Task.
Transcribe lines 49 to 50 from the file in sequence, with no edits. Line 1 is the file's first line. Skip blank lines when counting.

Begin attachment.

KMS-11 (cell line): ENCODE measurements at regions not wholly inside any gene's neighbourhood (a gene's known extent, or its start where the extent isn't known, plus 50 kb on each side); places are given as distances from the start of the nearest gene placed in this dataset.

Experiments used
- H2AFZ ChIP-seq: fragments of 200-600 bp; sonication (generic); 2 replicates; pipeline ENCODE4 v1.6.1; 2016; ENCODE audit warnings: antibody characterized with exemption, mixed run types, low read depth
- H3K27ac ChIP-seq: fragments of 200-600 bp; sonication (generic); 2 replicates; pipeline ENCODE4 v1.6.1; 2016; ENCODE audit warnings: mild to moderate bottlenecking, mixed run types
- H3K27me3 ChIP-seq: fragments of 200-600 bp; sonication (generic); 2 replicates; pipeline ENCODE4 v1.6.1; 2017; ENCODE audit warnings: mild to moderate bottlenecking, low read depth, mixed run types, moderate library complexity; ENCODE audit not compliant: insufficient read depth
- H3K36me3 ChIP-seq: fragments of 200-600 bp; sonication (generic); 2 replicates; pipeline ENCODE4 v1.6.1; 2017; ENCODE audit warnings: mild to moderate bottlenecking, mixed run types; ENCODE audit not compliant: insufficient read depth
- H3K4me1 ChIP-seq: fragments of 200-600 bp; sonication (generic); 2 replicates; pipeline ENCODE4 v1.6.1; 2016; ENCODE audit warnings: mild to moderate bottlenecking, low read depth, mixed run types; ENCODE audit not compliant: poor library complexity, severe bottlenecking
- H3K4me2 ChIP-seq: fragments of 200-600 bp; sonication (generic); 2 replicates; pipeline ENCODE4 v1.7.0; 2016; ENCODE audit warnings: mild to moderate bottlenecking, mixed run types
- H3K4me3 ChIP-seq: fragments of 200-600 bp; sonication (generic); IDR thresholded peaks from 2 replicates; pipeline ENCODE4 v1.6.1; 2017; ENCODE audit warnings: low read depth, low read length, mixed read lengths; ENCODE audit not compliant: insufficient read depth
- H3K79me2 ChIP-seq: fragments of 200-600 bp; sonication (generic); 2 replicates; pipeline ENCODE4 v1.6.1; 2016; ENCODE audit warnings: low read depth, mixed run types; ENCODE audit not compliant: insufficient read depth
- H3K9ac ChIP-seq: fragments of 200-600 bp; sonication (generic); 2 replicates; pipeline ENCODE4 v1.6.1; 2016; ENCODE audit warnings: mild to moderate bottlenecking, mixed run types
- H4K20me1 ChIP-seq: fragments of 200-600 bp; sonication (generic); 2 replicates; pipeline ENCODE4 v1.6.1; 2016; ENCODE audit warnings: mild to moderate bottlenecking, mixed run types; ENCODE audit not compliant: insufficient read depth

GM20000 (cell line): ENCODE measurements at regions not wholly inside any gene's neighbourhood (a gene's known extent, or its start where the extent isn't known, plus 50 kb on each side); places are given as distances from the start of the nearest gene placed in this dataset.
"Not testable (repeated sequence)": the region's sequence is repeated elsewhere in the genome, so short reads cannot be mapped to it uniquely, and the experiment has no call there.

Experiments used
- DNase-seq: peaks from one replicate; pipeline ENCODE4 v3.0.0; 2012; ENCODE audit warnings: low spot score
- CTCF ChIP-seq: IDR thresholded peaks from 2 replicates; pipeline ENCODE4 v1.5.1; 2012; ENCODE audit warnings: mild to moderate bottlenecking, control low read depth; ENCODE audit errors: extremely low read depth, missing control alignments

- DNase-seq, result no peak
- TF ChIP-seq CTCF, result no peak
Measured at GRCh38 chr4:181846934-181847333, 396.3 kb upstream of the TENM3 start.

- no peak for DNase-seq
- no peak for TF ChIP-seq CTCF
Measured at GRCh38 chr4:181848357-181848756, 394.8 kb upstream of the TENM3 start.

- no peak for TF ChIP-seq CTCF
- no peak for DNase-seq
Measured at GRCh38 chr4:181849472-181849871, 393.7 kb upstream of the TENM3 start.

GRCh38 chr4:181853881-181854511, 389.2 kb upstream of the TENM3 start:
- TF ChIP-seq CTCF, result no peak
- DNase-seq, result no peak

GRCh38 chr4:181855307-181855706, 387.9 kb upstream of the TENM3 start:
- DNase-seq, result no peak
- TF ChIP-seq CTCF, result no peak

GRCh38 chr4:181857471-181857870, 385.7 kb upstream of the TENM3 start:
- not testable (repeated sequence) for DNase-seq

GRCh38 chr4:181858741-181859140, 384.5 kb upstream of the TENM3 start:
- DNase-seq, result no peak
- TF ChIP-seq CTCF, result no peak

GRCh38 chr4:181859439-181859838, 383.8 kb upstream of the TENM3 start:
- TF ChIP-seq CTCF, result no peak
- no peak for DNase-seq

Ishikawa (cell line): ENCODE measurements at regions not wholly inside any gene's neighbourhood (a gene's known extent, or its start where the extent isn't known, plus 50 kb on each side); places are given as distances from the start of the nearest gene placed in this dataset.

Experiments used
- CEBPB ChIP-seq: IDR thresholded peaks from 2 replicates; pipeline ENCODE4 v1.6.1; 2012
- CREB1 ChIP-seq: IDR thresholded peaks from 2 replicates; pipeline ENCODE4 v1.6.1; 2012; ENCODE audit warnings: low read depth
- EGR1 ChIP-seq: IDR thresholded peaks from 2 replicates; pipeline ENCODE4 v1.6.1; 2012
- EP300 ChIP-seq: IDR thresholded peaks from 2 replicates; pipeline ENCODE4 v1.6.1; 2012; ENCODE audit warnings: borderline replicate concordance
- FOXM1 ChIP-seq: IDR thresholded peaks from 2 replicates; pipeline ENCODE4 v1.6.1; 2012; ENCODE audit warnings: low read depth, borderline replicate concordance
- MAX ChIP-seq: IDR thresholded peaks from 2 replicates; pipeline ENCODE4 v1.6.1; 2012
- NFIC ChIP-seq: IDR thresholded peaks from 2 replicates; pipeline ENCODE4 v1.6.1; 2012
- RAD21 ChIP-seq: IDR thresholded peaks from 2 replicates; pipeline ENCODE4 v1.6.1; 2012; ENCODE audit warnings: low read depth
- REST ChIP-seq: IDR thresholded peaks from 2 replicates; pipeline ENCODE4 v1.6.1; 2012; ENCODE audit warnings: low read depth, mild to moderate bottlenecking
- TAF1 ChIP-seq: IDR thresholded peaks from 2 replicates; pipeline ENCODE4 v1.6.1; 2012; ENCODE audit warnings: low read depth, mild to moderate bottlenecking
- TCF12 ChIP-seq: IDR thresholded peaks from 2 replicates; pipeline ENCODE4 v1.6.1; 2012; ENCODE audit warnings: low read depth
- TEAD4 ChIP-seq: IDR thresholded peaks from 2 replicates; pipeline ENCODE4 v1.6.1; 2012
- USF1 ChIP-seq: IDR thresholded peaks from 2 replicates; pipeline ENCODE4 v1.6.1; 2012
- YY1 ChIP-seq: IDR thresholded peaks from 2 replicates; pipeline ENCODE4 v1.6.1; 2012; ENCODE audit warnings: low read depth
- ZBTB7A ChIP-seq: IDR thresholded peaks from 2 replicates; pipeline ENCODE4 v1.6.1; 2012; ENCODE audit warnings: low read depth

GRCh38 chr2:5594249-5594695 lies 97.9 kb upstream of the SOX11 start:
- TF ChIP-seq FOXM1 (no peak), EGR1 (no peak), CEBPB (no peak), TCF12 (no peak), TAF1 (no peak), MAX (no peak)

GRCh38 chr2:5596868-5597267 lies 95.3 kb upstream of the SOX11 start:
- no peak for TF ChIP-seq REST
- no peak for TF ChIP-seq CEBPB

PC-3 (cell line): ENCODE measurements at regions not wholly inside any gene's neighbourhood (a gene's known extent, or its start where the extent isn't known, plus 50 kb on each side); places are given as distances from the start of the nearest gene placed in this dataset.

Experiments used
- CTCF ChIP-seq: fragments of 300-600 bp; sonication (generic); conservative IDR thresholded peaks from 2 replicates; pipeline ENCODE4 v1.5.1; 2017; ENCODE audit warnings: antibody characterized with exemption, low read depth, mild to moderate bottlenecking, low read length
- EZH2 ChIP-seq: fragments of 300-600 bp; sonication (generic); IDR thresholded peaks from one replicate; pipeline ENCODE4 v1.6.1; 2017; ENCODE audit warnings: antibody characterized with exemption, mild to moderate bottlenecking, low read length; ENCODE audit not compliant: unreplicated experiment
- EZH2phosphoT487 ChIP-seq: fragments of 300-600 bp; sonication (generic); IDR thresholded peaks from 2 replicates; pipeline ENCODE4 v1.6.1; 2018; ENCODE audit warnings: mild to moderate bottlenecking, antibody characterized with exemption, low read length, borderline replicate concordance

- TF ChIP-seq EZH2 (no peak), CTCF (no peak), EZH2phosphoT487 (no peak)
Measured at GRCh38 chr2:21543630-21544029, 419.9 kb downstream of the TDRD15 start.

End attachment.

- NFIC ChIP-seq: IDR thresholded peaks from 2 replicates; pipeline ENCODE4 v1.6.1; 2012
- RAD21 ChIP-seq: IDR thresholded peaks from 2 replicates; pipeline ENCODE4 v1.6.1; 2012; ENCODE audit warnings: low read depth